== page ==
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A Computer Science engineer by education, Nitisha started her career in the corporate sector, before realising she wanted to work in the development and social justice space. Since then, she has worked with Teach For India and Care India and is from the founding batch of Indian School of Development Management (ISDM), a one of its kind organisation creating leaders for the development sector through its experiential learning post graduate program.

As a Youth Ki Awaaz Menstrual Health Fellow, Nitisha has started Let’s Talk Period, a campaign to mobilise young people to switch to sustainable period products. She says, “80 lakh women in Delhi use non-biodegradable sanitary products, generate 3000 tonnes of menstrual waste, that takes 500-800 years to decompose; which in turn contributes to the health issues of all menstruators, increased burden of waste management on the city and harmful living environment for all citizens.

Let’s Talk Period aims to change this by

Find out more about her campaign here.

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A former Assistant Secretary with the Ministry of Women and Child Development in West Bengal for three months, Lakshmi Bhavya has been championing the cause of menstrual hygiene in her district. By associating herself with the Lalana Campaign, a holistic menstrual hygiene awareness campaign which is conducted by the Anahat NGO, Lakshmi has been slowly breaking taboos when it comes to periods and menstrual hygiene.

A Gender Rights Activist working with the tribal and marginalized communities in india, Srilekha is a PhD scholar working on understanding body and sexuality among tribal girls, to fill the gaps in research around indigenous women and their stories. Srilekha has worked extensively at the grassroots level with community based organisations, through several advocacy initiatives around Gender, Mental Health, Menstrual Hygiene and Sexual and Reproductive Health Rights (SRHR) for the indigenous in Jharkhand, over the last 6 years.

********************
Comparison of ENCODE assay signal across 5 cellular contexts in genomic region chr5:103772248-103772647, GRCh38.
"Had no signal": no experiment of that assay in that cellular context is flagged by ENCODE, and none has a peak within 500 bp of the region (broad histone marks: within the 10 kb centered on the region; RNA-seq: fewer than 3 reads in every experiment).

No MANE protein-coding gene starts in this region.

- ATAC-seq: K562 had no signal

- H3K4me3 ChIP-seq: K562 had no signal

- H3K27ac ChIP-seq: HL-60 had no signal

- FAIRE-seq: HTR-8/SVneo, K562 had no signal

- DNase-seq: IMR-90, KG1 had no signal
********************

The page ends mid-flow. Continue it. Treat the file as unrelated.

Srilekha has also contributed to sustainable livelihood projects and legal aid programs for survivors of sex trafficking. She has been conducting research based programs on maternal health, mental health, gender based violence, sex and sexuality. Her interest lies in conducting workshops for young people on life skills, feminism, gender and sexuality, trauma, resilience and interpersonal relationships.

A Guwahati-based college student pursuing her Masters in Tata Institute of Social Sciences, Bidisha started the #BleedwithDignity campaign on the technology platform Change.org, demanding that the Government of Assam install
biodegradable sanitary pad vending machines in all government schools across the state. Her petition on Change.org has already gathered support from over 90000 people and continues to grow.

Bidisha was selected in Change.org’s flagship program ‘She Creates Change’ having run successful online advocacy
campaigns, which were widely recognised. Through the #BleedwithDignity campaign; she organised and celebrated World Menstrual Hygiene Day, 2019 in Guwahati, Assam by hosting a wall mural by collaborating with local organisations. The initiative was widely covered by national and local media, and the mural was later inaugurated by the event’s chief guest Commissioner of Guwahati Municipal Corporation (GMC) Debeswar Malakar, IAS.